Hornsby, Richard (2011) The development of nursing document control procedures: a process of organisational change. Masters thesis, University of Huddersfield.

There were two distinct aims of this research study; firstly, to gain a greater understanding of nursing documentation practice, and, secondly, to study the management of change within a health care setting. The importance of creating high quality nursing documents for the purposes of recording patient care is well emphasised within the published work of key health care figures, such as the Nursing and Midwifery Council (2010) and the Health Service Ombudsman (2006); however the necessary guidance to achieve such high quality documents appears to be lacking. Previous studies have been inconclusive in diagnosing the root causes of nursing documentation issues, and consequently, recommendations for improvement have largely involved the redesign of a single document, which have often failed to address the underlying problem. Collectively, the inconsistencies within the literature marked the need to undertake further research, in order to thoroughly investigate nursing documentation practice and to better understand the organisational and cultural barriers to the successful implementation of change within the NHS.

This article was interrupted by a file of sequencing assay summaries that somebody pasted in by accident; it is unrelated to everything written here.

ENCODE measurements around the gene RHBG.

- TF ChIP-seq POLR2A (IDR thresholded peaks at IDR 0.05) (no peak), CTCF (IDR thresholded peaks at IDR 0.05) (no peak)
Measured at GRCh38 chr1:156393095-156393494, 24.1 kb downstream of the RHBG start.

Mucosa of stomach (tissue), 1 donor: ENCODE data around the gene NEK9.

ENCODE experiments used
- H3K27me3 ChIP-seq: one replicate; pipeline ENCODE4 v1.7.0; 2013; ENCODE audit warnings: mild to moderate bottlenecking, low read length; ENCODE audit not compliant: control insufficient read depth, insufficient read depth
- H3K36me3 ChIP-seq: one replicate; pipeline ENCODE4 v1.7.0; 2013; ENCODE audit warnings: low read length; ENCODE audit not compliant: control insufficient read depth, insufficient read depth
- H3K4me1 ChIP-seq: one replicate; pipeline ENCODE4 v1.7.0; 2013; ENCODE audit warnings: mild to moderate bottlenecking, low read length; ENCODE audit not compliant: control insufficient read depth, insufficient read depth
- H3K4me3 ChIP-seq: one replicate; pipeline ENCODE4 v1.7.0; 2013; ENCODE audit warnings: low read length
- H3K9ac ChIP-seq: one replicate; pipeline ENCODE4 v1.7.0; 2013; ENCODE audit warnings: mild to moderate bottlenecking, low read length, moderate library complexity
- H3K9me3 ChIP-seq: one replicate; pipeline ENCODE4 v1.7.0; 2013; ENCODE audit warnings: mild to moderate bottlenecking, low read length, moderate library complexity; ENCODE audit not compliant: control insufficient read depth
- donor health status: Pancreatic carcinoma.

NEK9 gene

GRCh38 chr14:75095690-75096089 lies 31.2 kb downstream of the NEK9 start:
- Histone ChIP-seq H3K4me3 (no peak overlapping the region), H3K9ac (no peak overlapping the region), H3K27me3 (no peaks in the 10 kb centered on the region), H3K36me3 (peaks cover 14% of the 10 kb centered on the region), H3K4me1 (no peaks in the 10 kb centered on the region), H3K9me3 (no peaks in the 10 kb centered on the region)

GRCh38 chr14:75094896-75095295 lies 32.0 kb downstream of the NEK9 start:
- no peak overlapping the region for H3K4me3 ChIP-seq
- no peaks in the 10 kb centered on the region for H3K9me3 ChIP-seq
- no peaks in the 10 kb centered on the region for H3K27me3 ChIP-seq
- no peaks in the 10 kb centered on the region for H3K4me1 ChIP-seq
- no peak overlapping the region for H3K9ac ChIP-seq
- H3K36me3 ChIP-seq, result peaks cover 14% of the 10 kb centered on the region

The research took a case study approach which involved an investigation of nursing documentation practice and organisational change within a single organisational setting. A two phase methodology was developed in order to collect sufficient levels of data to form research findings. Firstly, an analysis of 161 documents provided a degree of quantitative data to gain a greater understanding of the standard of nursing documents in use within the case study organisation. This was followed by eleven semi-structured interviews and a focus group in addition to the use of a diary log, kept by the researcher, to record key observations over a two year period.

The main findings provided evidence of a lack of formalised procedure for the development and management of nursing documentation within the case study organisation. Authors of nursing documents did not always see their role as „educators‟, however a number of nurses interviewed within the purposes of the research voiced concerns in relation to a lack of understanding, and, when tested, gave differing responses and interpretations as to the meaning of some of the assessments contained within key nursing documents.

Whilst an improvement model was developed to address some of the issues encountered throughout the research, strong messages emerge in relation to the successful management and implementation of change within a health care setting. A perceived cynicism of change in addition to the entrenchment of routines and procedures were key defence mechanisms used by the nursing workforce.



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